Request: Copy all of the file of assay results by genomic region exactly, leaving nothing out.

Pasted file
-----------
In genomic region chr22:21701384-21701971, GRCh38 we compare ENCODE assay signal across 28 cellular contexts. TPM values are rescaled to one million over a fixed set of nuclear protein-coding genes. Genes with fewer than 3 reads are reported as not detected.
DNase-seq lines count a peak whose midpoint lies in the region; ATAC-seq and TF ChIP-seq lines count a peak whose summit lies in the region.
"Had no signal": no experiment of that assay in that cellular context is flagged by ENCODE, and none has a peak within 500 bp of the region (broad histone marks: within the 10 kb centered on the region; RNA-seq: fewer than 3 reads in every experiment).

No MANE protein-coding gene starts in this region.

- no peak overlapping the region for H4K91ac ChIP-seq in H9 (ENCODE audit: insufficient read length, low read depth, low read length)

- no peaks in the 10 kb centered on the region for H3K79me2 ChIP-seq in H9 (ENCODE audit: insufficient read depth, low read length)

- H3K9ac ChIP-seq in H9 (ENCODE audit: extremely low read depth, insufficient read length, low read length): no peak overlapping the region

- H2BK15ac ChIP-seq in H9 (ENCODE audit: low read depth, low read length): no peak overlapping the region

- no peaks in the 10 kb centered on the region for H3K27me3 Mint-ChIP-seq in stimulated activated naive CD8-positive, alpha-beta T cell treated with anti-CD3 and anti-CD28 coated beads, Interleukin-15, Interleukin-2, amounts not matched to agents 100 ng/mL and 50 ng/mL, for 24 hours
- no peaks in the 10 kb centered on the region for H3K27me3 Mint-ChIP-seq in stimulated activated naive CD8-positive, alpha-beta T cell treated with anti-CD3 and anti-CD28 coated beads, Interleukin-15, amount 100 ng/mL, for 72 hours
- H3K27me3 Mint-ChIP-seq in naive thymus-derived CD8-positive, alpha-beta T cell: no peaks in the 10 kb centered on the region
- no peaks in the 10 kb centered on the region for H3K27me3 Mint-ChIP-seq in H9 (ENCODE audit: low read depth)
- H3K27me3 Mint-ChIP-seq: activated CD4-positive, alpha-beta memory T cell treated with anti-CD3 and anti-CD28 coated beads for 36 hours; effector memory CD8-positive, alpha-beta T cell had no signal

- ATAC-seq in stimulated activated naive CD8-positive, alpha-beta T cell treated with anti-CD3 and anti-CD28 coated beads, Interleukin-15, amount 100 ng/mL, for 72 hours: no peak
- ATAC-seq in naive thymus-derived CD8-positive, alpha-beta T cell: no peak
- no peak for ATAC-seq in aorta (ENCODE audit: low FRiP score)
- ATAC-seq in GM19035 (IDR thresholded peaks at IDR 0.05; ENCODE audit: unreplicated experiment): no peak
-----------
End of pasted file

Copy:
In genomic region chr22:21701384-21701971, GRCh38 we compare ENCODE assay signal across 28 cellular contexts. TPM values are rescaled to one million over a fixed set of nuclear protein-coding genes. Genes with fewer than 3 reads are reported as not detected.
DNase-seq lines count a peak whose midpoint lies in the region; ATAC-seq and TF ChIP-seq lines count a peak whose summit lies in the region.
"Had no signal": no experiment of that assay in that cellular context is flagged by ENCODE, and none has a peak within 500 bp of the region (broad histone marks: within the 10 kb centered on the region; RNA-seq: fewer than 3 reads in every experiment).

No MANE protein-coding gene starts in this region.

- no peak overlapping the region for H4K91ac ChIP-seq in H9 (ENCODE audit: insufficient read length, low read depth, low read length)

- no peaks in the 10 kb centered on the region for H3K79me2 ChIP-seq in H9 (ENCODE audit: insufficient read depth, low read length)

- H3K9ac ChIP-seq in H9 (ENCODE audit: extremely low read depth, insufficient read length, low read length): no peak overlapping the region

- H2BK15ac ChIP-seq in H9 (ENCODE audit: low read depth, low read length): no peak overlapping the region

- no peaks in the 10 kb centered on the region for H3K27me3 Mint-ChIP-seq in stimulated activated naive CD8-positive, alpha-beta T cell treated with anti-CD3 and anti-CD28 coated beads, Interleukin-15, Interleukin-2, amounts not matched to agents 100 ng/mL and 50 ng/mL, for 24 hours
- no peaks in the 10 kb centered on the region for H3K27me3 Mint-ChIP-seq in stimulated activated naive CD8-positive, alpha-beta T cell treated with anti-CD3 and anti-CD28 coated beads, Interleukin-15, amount 100 ng/mL, for 72 hours
- H3K27me3 Mint-ChIP-seq in naive thymus-derived CD8-positive, alpha-beta T cell: no peaks in the 10 kb centered on the region
- no peaks in the 10 kb centered on the region for H3K27me3 Mint-ChIP-seq in H9 (ENCODE audit: low read depth)
- H3K27me3 Mint-ChIP-seq: activated CD4-positive, alpha-beta memory T cell treated with anti-CD3 and anti-CD28 coated beads for 36 hours; effector memory CD8-positive, alpha-beta T cell had no signal

- ATAC-seq in stimulated activated naive CD8-positive, alpha-beta T cell treated with anti-CD3 and anti-CD28 coated beads, Interleukin-15, amount 100 ng/mL, for 72 hours: no peak
- ATAC-seq in naive thymus-derived CD8-positive, alpha-beta T cell: no peak
- no peak for ATAC-seq in aorta (ENCODE audit: low FRiP score)
- ATAC-seq in GM19035 (IDR thresholded peaks at IDR 0.05; ENCODE audit: unreplicated experiment): no peak